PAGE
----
Import Substitution Industrialization (ISI) Defined, With Example

What Is Import Substitution Industrialization (ISI)?

Import substitution industrialization (ISI) is a theory of economics typically adhered to by developing countries or emerging market nations that seek to decrease their dependence on developed countries. The approach targets the protection and incubation of newly formed domestic industries to fully develop sectors so that the goods produced are competitive with imported goods. Under ISI theory, the process makes local economies, and their nations, self-sufficient.

Key Takeaways

  • Import substitution industrialization is an economic theory adhered to by developing countries that wish to decrease their dependence on developed countries.
  • ISI targets the protection and incubation of newly formed domestic industries to fully develop sectors so the goods produced are competitive with imported goods.
  • Developing countries began to reject ISI policy in the 1980s and 1990s.

Understanding Import Substitution Industrialization (ISI)

The primary goal of the implemented substitution industrialization theory is to protect, strengthen, and grow local industries using a variety of tactics, including tariffs, import quotas, and subsidized government loans. Countries implementing this theory attempt to shore up production channels for each stage of a product's development. 

ISI runs directly counter to the comparative advantage concept that occurs when countries specialize in producing goods at a lower opportunity cost and export them.

The History of Import Substitution Industrialization (ISI) Theory

ISI refers to the development economics policies of the 20th century. However, the theory itself has been advocated since the 18th century and was supported by economists such as Alexander Hamilton and Friedrich List.

Countries initially implemented ISI policies in the global south (Latin America, Africa, and parts of Asia), where the intention was to develop self-sufficiency by creating an internal market within each country. The success of ISI policies was facilitated by subsidizing prominent industries, such as power generation and agriculture, and encouraging nationalization and protectionist trade policies.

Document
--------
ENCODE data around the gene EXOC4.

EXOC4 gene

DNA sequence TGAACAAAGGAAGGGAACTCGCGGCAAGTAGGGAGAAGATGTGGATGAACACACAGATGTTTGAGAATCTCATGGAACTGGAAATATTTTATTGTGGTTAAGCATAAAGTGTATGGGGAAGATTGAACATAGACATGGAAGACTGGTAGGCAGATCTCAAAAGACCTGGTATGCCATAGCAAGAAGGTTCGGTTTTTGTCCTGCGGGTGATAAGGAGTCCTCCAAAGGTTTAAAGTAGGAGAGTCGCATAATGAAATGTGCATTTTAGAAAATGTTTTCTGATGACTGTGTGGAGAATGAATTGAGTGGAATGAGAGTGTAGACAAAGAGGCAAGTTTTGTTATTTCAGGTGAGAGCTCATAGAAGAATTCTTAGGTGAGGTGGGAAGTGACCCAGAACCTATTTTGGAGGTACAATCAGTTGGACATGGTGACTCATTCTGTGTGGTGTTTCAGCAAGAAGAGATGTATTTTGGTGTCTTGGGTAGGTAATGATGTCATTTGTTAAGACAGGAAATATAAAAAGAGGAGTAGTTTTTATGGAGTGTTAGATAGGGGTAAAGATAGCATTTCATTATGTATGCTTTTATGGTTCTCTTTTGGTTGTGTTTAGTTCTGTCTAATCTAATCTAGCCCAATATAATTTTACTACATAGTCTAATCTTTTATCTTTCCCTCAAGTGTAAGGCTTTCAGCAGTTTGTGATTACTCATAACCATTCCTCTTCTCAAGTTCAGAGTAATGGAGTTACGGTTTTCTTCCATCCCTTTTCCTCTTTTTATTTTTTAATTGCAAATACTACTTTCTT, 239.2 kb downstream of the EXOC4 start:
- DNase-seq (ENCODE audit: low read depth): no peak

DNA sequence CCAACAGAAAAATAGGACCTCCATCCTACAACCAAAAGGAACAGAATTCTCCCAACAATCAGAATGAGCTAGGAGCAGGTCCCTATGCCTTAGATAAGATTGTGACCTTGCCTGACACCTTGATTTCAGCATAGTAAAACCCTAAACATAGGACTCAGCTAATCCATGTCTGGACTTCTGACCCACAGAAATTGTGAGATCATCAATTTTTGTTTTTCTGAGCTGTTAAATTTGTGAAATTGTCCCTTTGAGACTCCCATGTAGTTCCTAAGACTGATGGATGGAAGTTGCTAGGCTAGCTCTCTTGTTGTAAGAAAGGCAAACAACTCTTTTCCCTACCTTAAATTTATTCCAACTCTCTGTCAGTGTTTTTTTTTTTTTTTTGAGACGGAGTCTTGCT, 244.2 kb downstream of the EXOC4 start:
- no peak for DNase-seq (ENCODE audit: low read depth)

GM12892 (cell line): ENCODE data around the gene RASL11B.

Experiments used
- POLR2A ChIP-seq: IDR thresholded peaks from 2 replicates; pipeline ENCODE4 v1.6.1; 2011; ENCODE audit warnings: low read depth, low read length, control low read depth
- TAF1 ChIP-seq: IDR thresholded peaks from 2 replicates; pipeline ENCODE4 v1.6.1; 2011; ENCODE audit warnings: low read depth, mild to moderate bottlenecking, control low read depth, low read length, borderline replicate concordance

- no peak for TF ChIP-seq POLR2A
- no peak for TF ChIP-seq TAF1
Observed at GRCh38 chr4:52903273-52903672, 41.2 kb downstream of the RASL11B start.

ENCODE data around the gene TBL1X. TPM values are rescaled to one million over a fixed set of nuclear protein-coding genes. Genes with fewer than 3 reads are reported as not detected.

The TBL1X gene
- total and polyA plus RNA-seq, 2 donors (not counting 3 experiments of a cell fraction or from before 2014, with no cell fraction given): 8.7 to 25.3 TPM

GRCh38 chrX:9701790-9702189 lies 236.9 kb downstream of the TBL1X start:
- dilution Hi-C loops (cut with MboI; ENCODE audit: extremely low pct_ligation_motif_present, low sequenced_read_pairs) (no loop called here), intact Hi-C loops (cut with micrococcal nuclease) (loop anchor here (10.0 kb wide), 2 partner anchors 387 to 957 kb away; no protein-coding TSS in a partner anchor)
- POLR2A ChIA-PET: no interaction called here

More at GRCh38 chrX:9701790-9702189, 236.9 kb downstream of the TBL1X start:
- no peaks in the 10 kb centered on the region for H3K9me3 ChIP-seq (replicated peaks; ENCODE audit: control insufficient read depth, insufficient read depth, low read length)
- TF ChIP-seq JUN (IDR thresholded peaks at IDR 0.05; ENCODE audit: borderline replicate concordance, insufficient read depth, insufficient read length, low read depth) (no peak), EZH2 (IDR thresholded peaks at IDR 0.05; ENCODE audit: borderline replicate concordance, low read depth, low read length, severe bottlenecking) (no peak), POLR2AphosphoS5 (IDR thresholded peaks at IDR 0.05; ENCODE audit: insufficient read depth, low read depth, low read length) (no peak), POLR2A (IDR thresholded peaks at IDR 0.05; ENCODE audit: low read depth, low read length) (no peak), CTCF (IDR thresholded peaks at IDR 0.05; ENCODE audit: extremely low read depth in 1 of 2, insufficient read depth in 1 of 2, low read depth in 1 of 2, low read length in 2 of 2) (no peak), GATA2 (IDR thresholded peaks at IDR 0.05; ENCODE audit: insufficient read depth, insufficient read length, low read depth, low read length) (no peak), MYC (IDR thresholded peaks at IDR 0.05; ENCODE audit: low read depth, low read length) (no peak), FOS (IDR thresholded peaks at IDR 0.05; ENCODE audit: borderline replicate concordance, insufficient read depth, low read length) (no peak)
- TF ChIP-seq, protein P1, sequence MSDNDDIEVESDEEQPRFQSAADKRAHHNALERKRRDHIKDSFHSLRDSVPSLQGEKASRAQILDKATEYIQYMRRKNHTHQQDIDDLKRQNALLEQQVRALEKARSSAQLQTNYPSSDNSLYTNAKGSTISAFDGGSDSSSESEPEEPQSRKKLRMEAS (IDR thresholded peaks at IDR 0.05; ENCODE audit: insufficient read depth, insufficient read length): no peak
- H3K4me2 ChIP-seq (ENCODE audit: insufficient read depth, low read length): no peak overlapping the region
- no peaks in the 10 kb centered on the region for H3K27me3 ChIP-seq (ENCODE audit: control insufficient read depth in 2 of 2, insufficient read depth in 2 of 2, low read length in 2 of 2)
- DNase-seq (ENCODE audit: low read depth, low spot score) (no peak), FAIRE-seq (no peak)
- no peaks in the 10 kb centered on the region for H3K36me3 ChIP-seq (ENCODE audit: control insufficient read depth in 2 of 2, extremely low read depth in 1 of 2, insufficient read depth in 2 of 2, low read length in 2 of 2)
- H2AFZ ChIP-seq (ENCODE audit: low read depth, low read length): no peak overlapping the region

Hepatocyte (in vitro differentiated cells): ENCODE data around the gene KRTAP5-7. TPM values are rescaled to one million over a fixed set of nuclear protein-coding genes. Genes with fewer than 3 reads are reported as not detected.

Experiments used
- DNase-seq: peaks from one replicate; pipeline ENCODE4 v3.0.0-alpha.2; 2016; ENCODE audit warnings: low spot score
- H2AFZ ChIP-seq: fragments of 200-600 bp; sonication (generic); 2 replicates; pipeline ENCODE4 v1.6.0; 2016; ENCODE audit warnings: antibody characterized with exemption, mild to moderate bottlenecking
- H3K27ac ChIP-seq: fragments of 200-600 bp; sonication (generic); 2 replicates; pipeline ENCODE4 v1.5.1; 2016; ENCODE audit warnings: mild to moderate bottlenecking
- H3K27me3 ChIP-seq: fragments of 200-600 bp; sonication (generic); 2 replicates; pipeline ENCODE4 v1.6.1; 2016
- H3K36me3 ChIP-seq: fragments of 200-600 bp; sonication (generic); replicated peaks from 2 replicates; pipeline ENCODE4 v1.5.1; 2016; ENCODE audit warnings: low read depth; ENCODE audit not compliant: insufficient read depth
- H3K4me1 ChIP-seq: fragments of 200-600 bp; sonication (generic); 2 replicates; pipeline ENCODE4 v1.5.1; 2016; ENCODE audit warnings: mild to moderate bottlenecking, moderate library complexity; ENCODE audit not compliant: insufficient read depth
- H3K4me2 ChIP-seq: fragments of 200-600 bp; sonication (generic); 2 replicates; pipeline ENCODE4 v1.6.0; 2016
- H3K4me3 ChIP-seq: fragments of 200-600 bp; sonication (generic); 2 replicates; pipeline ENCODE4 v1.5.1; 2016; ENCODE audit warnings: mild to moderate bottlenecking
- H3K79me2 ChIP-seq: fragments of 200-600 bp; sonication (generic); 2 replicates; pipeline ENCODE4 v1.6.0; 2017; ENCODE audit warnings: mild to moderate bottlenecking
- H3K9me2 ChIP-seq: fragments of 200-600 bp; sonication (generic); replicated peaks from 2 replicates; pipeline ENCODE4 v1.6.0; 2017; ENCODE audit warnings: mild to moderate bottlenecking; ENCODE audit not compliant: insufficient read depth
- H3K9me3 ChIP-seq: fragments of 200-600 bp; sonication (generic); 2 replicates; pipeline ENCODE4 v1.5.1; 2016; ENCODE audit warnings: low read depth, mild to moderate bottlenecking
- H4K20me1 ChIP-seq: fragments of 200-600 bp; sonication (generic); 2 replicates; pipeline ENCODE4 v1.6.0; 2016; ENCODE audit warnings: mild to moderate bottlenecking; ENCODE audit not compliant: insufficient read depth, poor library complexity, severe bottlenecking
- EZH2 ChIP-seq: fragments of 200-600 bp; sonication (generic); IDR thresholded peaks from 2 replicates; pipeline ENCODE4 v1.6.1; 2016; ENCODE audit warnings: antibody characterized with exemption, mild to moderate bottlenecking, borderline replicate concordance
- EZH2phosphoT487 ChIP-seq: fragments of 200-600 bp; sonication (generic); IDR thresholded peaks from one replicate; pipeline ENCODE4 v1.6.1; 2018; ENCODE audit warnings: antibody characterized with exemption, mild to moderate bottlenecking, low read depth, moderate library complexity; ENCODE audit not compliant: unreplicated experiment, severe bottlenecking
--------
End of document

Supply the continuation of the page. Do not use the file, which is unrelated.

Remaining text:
Nevertheless, developing countries slowly began to reject ISI in the 1980s and 1990s after the rise of global market-driven liberalization, a concept based on the International Monetary Fund and the World Bank's structural adjustment programs.

The Theory of Import Substitution Industrialization (ISI)

ISI theory is based on a group of developmental policies. The foundation for this theory is composed of the infant industry argument, the Singer-Prebisch thesis, and Keynesian economics. From these economic perspectives, a group of practices can be derived: a working industrial policy that subsidizes and organizes the production of strategic substitutes, barriers to trade such as tariffs, an overvalued currency that aids manufacturers in importing goods, and a lack of support for foreign direct investment.

Related to and intertwined with ISI is the school of structuralist economics. Conceptualized in the works of idealistic economists and financial professionals such as Hans Singer, Celso Furtado, and Octavio Paz, this school emphasizes the importance of taking into account structural features of a country or a society in economic analysis. That is, political, social, and other institutional factors.

A critical feature is the dependent relationship that emerging countries often have with developed nations. Structuralist economics theories further gained prominence through the United Nations Economic Commission for Latin America (ECLA or CEPAL, its acronym in Spanish). In fact, Latin American structuralism has become a synonym for the era of ISI that flourished in various Latin American countries from the 1950s to the 1980s.

Real World Example of Import Substitution Industrialization (ISI)

That era kicked off with the creation of ECLA in 1950, with Argentine central banker Raul Prebisch as its executive secretary. Prebish outlined an interpretation of Latin America's burgeoning transition from primary export-led growth to internally oriented urban-industrial development in a report. That report became "the founding document of Latin American structuralism" (to quote one academic paper) and a virtual manual for import substitution industrialization.

Inspired by Prebisch's call to arms, most Latin American nations went through some form of ISI in the ensuing years. They expanded the manufacturing of non-durable consumer goods, like food and beverages, and then expanded into durable goods, such as autos and appliances. Some nations, like Argentina, Brazil, and Mexico, even developed domestic production of more advanced industrial products like machinery, electronics, and aircraft.

Although successful in several ways, the implementation of ISI did lead to high inflation and other economic problems. When these were exacerbated by stagnation and foreign debt crises in the 1970s, many Latin American nations sought loans from the IMF and the World Bank. At the insistence of these institutions, these countries had to drop their ISI protectionist policies and open up their markets to free trade.

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